Back in the late 1970s two Australians, Bill Mollison and David Holmgren, had an idea that was born out of a deep relationship with Nature. They looked at natural ecosystems – completely self-sustaining, producing abundant biomass each year and causing no pollution – and wondered whether we could learn from them. Could we feed ourselves by similar means rather than by agriculture, with all its heavy inputs and undesirable outputs such as soil erosion? This inspiration was the beginning of permaculture.

Since then the idea has developed into a wide-ranging methodology. It has spread all over the world, and everywhere it has spread it has adapted to local circumstances and local culture. Britain has been one of the places where it has struck the deepest roots, and it is interesting that the principal publisher of permaculture books worldwide is in Britain and is publishing the Earth User’s Guide to Teaching Permaculture by Rosemary Morrow, an Australian teacher. Permanent Publications was involved in the publication of a previous teaching manual, the Permaculture Teachers’ Guide, and it is useful to compare the two books.

It’s not just that the earlier book was a collaboration by a whole group of British teachers, whereas Morrow’s is a much more unified work by a single teacher. The comparison also reveals how much permaculture has changed through being transplanted to the other side of the world. Here in Britain, where most of us live in cities and land prices make the dream of a patch of land in the country beyond the reach of most of us, permaculture has a more urban tinge, and the main focus is on the domestic garden. In Morrow’s book, the domestic garden is just one topic out of a total of forty. Most of her book is about larger-scale growing. In particular, she includes a great deal more about domestic animals in permaculture than any European teacher that I’m aware of does.

By chance, I recently saw the course material of another Australian teacher, Geoff Lawton. I was struck by how closely he follows the classic system of permaculture laid out in Mollison’s 1988 book, Permaculture: A Designers’ Manual. Morrow’s book falls somewhere between Lawton and the British norm – somewhat changed from Mollison’s original, but not by very much.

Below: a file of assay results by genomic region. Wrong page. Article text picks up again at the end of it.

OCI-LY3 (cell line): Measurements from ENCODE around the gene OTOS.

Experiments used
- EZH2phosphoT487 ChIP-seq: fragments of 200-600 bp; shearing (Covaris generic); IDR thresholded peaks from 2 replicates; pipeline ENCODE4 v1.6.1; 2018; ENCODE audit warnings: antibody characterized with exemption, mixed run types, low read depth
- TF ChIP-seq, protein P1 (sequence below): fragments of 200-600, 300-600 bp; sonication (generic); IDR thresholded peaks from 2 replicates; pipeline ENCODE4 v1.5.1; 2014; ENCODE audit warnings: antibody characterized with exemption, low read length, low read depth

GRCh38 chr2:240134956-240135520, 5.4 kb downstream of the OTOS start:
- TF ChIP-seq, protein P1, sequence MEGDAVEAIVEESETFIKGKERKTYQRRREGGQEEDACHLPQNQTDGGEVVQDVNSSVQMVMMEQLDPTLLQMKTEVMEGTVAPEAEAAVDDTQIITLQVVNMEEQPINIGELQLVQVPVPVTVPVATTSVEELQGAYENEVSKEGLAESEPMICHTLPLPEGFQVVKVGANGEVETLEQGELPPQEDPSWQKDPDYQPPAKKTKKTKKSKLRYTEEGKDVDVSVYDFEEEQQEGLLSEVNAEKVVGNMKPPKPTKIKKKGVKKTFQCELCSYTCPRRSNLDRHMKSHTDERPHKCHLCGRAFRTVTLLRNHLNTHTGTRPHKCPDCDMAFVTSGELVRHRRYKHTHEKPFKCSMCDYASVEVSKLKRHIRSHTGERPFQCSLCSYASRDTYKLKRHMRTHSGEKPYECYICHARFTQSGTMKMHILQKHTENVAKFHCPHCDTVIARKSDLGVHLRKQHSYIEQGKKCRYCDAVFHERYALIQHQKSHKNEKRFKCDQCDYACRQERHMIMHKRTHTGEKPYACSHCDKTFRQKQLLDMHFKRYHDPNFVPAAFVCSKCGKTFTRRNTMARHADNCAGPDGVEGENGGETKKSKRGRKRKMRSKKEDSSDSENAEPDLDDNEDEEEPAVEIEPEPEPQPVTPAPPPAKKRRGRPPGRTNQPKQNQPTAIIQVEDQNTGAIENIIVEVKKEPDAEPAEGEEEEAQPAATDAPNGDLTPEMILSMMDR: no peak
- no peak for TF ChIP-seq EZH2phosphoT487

For me as a British teacher of permaculture, reading Morrow’s book was a useful exercise. It made me reflect on just how far we have taken permaculture from its Australian original, and to question that distance. It’s not just a matter of urban–rural differences, but one of climate too. Morrow holds to the dictum that the best place to store water is in the soil, and this is absolutely true for Australia, where the soil water is more often in deficit than in surplus and, in most of the country, rain falls in the growing season rather than in winter. In Britain, however, where the reverse is true, the pattern must be different: keep the soil well drained, and store winter rainfall for summer irrigation. To give the author her due, she does mention that teachers who practise in different climatic regions will need to adapt the information in the book to local conditions.

The book is very much about what Morrow teaches rather than how she teaches it. There’s little on teaching method, and perhaps she assumes that would-be teachers of permaculture will themselves have already taken a short course in teaching adults (an excellent idea, in my opinion). So what we have is an account of Rosemary Morrow’s course contents. All permaculture teachers will benefit from reading them and pondering on how their own course material compares. Have we departed too far from the original? Personally, I think not – but it is an important question to ask ourselves.

Patrick Whitefield is a teacher of permaculture and is the author of The Earth Care Manual: A Permaculture Handbook for Britain and Other Temperate Climates.